As I got older the hikes got longer. I looked east to Cape Town, the big city, and one day I took my young freedom in my hands and went. The hike was the biggest ever but I was infinitely armed and infinitely secure. I knew I’d get a lift. I just needed patience, willingness. As the high-rise buildings rolled in so did different attitudes, different points of view, and my young mind absorbed them all. Hout Bay, Kommetjie, Durbanville, Brackenfell.
I met a man in a Maserati who was only twenty-one.He gave me a ride from Kloof Nek to the bottom end of Camps Bay, where he was renting a house right on the water. He had created his own business and was on his way to Beijing as an ambassador. I met a group of Rasta’s travelling to Hout Bay who stopped just short of Llundudno and dropped off one of their own, a man who I learned lived up in the mountain, somewhere on the tenth apostle. I was told there was a shack there, as old as the hills, and that he spent his days there, practising his faith in the natural way, looking out to sea. One night, late, I stood on the fly-over highway and marvelled at the full and fat yellow moon hanging low over the city. A man from Vasco driving a maroon Tazz stopped for me. I was only eighteen then, a sprog sitting in his passenger seat. He looked me up and down and didn’t understand the freedom that a hiker has, he saw only the danger of the City night and the danger of strangers, all 3 million of them, and quietly said no, he’d take me home, no matter that it was an extra forty minutes of driving.
And then came the big hikes. Cape Town to Grahamstown, Grahamstown to East London, the breaking of the thousand k barrier. I found that I could leave Grahamstown at four in the afternoon and hit Cape Town by noon the next day. All I needed was my adventuring spirit, my hiker’s faith, and the ability to stay awake all night long. I experienced 300 k’s on the back of an open bakkie screaming along at 140, a best friend next to me, a warm night wrapping us up and beers to share for the duration. I discovered trucks. Big, beautiful, 35 tonners. MANs, Mercs, Hinos, Freightliners. And their drivers. Men of a different breed for certain. Solitary souls who once they got going could go and go, painting the sky with stories of travel. Tales of Maputo and Windhoek and the deepest Congo. Stories of wives and girlfriends and long lost loves, thirty years of long, lonely thinking. My horizons grew as we talked and churned up the N2 just outside of Knysna, hitting a maximum of thirty going up that long hill and then hanging at the top, weightless as we waited for the second trailer to join us, then screaming down, 35 tons firing up to 100, 120, the night time trees whipping and shaking in the night time winds while we sat up high in the cab, looking down on the world.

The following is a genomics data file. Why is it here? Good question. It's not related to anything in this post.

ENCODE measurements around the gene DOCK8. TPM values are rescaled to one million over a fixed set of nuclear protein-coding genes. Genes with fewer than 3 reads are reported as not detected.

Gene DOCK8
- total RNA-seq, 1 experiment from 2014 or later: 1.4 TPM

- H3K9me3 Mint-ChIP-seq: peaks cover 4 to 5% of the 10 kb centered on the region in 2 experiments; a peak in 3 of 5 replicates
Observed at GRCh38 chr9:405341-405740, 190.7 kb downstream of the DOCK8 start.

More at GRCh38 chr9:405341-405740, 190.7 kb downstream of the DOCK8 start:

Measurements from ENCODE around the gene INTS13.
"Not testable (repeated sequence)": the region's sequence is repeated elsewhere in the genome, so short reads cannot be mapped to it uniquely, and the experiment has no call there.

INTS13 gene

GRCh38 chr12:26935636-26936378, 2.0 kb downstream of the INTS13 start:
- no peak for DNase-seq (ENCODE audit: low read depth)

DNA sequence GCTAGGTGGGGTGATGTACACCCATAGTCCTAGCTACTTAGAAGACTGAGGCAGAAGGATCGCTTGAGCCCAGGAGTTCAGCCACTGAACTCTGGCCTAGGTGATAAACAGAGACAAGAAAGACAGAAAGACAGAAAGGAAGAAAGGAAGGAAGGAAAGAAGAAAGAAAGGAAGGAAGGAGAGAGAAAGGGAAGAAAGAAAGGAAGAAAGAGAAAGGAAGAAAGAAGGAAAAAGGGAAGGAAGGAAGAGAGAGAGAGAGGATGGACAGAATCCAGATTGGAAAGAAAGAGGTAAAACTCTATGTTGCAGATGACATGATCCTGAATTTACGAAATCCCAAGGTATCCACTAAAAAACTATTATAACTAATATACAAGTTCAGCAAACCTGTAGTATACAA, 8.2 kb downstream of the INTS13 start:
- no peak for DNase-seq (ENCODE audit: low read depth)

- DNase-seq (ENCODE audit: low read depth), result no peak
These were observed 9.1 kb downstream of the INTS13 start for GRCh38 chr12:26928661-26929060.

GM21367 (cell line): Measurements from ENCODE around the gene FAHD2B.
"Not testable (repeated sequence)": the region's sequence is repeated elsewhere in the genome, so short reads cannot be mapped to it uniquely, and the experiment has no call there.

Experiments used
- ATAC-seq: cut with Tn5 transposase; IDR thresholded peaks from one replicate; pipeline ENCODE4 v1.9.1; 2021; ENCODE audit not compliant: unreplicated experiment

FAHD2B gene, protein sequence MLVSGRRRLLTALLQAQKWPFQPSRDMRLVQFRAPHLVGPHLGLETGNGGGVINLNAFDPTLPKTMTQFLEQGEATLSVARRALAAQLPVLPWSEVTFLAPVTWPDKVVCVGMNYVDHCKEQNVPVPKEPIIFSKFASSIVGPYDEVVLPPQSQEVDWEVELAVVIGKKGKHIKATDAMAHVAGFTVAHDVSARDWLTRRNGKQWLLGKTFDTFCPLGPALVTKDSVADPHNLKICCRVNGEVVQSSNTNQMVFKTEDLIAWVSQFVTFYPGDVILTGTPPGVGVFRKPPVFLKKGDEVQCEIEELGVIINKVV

And then… what happened? I don’t know. I guess I grew up. I bought a car. I got busy. Somehow, somewhere, all that, all the freedom and openness and the boundary-less days changed, shrank, became something else, until I seemed to be a different soul altogether. Thinking now I’m conscious of how long its been since I’ve chatted with a stranger, offered an unknown a helping hand.
I look again at the hiker standing ahead. He’s a young guy, he probably lives out in Noordhoek or Sun Valley or somewhere, perhaps on his way home, perhaps his girlfriend is out there. I click on the indicator and I see his face change, brighten up, a total 180 for both of us. I pull up ahead of him and see him running in the rearview mirror. I reach over and pull the passenger door open, wondering. Who is this guy? What’s he going to tell me? What’s he got to say? This is good, I think, this is the beginning of something different, something unknown, a small taste of freedom for a hard working drone.
‘Hi,’ he says, ‘I’m going to Scarborough.’
‘Great,’ I say, ‘get in.’